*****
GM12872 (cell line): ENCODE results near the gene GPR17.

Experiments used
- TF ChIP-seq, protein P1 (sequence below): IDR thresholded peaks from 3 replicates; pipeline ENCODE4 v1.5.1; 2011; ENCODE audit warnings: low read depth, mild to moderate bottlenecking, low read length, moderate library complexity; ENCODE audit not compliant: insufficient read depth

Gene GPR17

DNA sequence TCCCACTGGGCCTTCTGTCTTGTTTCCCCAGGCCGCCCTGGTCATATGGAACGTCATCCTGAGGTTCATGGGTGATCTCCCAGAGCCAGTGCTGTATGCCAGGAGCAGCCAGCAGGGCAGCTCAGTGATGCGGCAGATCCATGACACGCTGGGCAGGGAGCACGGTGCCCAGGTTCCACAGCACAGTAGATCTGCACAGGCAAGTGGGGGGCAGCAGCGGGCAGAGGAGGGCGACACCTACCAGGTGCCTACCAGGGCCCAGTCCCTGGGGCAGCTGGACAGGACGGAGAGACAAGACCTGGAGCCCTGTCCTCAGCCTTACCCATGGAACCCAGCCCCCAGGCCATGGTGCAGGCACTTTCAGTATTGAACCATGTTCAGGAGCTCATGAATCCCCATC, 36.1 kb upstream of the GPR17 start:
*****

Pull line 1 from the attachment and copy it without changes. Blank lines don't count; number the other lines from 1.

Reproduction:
GM12872 (cell line): ENCODE results near the gene GPR17.